Let’s have a long look at the production of the first few episodes of Kaguya-sama: Love is War, to find out more about the team behind it but especially to explore the mentality behind the adaptation – faithful yet inventive, and inspired enough to surpass its limitations!
Today we’ll look at the career of Noburo Ofuji, an anime pioneer who advanced Japanese animation for as long as he lived, and then had that spirit live on through Japan’s oldest and most prestigious animation award. Be it commercial animation or indie works, Ofuji’s vision has endured to keep on awarding anime’s most innovative works!
Our column to highlight the special individuals this industry is placing its hopes into is back, just in time to talk about the animation beast who key animated the entirety of The Promised Neverland‘s latest episode – and that’s far from his greatest feats! Let’s talk about Ryosuke Nishii, one of the most complete character animators from his generation!
The Promised Neverland is already turning heads all around the world, so it’s time for us to start revealing the ins and outs of its production – how the staff and studio are approaching the project and who’s responsible for the best (and worst) aspects of this adaptation. And don’t worry, no spoilers awaiting if you’re an anime-only viewer!
The Winter 2019 season is already starting, so we’re back to do our usual job: figuring out which new titles have premises with high potential and creative crews that can do them justice, to save you the headache of doing it yourself! Let’s run down the most interesting offerings this season, both the ones you’re already expecting and some curious surprises.
Welcome back to the most special post of the year! As is tradition, we’ve gathered writers from different communities but a shared trait: a love of animation and all it encompasses. The goal, to praise at length the greatest productions and most resonant direction in all of 2018 anime, according to a series of categories. These are our yearly anime awards – the sakugabowl!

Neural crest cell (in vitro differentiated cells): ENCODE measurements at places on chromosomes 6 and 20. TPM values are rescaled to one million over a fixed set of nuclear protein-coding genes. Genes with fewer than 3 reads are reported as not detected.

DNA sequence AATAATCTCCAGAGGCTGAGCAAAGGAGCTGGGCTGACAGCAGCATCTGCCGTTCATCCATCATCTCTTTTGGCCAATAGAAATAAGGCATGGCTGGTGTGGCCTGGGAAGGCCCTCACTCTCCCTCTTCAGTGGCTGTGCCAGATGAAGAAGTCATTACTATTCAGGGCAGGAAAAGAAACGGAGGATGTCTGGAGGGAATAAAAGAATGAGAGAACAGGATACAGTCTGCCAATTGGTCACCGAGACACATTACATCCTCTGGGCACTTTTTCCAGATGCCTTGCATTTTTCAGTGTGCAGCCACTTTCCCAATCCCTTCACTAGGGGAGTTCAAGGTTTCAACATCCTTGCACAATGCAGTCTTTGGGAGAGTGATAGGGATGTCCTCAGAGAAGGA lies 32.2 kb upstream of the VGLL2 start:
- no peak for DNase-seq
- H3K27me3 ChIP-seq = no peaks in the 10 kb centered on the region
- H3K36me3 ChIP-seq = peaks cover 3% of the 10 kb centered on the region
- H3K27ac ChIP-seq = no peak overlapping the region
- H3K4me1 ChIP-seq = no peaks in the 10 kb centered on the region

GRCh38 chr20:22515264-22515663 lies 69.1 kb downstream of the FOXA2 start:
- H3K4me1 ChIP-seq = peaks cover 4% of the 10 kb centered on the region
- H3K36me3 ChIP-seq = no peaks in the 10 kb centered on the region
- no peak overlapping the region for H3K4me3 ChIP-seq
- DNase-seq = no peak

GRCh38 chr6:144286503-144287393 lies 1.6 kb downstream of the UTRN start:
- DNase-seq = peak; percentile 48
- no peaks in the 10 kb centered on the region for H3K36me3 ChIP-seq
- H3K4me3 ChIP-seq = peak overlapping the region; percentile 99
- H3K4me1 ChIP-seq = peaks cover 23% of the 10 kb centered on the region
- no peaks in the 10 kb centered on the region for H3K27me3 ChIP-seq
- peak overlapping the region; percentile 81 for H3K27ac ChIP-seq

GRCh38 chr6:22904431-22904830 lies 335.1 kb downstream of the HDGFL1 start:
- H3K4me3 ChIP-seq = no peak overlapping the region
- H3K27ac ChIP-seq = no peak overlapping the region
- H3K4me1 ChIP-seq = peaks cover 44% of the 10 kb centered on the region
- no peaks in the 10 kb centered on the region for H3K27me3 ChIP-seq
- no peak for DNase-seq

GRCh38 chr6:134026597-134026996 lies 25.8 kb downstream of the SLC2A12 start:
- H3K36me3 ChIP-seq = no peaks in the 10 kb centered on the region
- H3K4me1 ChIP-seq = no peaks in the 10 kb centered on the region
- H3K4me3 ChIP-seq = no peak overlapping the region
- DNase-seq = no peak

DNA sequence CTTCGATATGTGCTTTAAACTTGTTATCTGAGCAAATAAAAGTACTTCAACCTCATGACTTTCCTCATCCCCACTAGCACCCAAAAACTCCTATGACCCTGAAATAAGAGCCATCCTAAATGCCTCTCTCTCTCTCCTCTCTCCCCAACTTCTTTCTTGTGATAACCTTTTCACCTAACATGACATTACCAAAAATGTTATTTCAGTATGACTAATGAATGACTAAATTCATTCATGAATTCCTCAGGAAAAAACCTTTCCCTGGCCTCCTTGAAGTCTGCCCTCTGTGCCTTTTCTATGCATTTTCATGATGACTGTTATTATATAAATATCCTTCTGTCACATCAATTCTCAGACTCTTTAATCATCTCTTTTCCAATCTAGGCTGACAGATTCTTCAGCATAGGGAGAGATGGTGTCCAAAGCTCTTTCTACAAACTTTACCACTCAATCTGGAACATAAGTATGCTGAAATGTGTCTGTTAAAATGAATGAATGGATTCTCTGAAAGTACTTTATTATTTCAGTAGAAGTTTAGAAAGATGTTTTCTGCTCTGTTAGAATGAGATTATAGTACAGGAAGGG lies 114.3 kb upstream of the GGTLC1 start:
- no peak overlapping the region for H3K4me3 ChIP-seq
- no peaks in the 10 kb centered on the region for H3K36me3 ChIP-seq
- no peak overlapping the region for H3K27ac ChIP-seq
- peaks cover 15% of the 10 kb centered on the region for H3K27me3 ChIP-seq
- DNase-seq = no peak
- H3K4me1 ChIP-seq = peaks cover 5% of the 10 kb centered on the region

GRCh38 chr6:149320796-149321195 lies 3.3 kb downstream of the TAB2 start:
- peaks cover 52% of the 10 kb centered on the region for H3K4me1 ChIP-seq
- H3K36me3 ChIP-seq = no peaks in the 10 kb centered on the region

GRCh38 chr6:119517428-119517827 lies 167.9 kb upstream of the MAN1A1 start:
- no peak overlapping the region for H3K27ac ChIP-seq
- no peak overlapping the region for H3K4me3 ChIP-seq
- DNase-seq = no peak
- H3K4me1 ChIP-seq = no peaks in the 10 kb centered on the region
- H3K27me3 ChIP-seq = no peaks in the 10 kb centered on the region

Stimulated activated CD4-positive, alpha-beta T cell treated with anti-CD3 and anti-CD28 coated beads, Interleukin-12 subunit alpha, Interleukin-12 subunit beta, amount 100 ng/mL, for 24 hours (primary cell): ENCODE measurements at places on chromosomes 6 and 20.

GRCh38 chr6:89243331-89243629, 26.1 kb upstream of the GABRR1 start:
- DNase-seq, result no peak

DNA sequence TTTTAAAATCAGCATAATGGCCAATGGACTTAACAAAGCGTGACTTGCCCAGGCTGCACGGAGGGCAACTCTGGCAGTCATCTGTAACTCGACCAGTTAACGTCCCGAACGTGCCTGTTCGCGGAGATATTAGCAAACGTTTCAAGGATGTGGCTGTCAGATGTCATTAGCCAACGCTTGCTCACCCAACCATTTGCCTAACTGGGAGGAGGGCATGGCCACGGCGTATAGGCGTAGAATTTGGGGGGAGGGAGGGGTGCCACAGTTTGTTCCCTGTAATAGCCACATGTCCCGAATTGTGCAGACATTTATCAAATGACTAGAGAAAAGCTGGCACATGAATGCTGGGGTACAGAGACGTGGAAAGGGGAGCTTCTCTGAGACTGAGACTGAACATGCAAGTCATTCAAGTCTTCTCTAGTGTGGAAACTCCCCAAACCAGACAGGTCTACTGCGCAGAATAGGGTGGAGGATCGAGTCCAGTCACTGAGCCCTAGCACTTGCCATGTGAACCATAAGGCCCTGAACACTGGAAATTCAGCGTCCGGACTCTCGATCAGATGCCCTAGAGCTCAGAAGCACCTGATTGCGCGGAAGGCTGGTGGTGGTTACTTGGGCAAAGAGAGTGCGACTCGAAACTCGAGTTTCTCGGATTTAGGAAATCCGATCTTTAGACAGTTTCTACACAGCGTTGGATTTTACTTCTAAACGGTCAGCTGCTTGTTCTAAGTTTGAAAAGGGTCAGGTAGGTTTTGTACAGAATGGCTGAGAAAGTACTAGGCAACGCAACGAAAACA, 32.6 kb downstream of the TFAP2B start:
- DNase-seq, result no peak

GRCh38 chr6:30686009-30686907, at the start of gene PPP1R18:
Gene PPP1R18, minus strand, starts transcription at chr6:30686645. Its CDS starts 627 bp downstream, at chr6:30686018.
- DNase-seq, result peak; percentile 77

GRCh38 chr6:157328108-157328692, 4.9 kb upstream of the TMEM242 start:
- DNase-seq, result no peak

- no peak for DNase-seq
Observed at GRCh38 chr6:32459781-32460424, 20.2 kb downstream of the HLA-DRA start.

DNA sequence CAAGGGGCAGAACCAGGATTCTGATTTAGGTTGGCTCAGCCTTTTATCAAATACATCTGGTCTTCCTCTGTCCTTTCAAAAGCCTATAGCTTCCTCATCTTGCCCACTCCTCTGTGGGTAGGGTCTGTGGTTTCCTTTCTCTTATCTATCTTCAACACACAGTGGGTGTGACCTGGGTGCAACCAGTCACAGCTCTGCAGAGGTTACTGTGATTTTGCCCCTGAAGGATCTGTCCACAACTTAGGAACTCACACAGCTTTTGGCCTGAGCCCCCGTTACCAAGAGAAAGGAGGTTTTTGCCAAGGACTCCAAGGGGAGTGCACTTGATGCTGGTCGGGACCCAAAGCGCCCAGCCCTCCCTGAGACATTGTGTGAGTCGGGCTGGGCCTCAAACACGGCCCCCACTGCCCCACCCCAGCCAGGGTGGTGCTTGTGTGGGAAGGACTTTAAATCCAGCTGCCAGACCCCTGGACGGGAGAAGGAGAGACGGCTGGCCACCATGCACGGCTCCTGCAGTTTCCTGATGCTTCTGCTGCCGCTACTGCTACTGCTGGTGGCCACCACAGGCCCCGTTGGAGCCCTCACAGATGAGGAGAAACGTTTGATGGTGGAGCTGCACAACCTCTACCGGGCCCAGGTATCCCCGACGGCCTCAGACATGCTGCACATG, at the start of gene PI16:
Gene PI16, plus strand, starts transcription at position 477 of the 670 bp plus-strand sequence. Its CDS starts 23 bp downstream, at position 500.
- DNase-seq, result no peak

SSSS.GRIDMAN‘s finale gave the show emotional, thematic, and even narrative closure for the viewers who paid attention to all the pieces we’ve been presented, while also offering some impressive action as the production’s final gift. These are our final thoughts on studio TRIGGER’s magnum opus, a proud heir of the Gainax spirit that was so sorely missed.
Long running action anime are no stranger to controversial production experiments, met with divisive reception among their fandom. The latest example is Black Clover #63: a highly experimental, rough but immensely ambitious episode crafted by a team that rebelled against the negative working environment.
We’re approaching the end of SSSS.GRIDMAN at full force, with barely any time to breathe but still enough for you to enjoy this penultimate look at the series. Let’s examine the directorial and production choices as usual, the staff behind them, but also the context at studio TRIGGER that influenced how this show turned out – not just their current projects, but those that might come next.
Now that Tsurune‘s past its halfway point, it’s time to return to the series to examine various aspects; how the staff want to balance the meticulous depiction of Japanese archery with entertaining experiences and characterization, the intent behind the storyboards, the state of the production as a whole, and so on!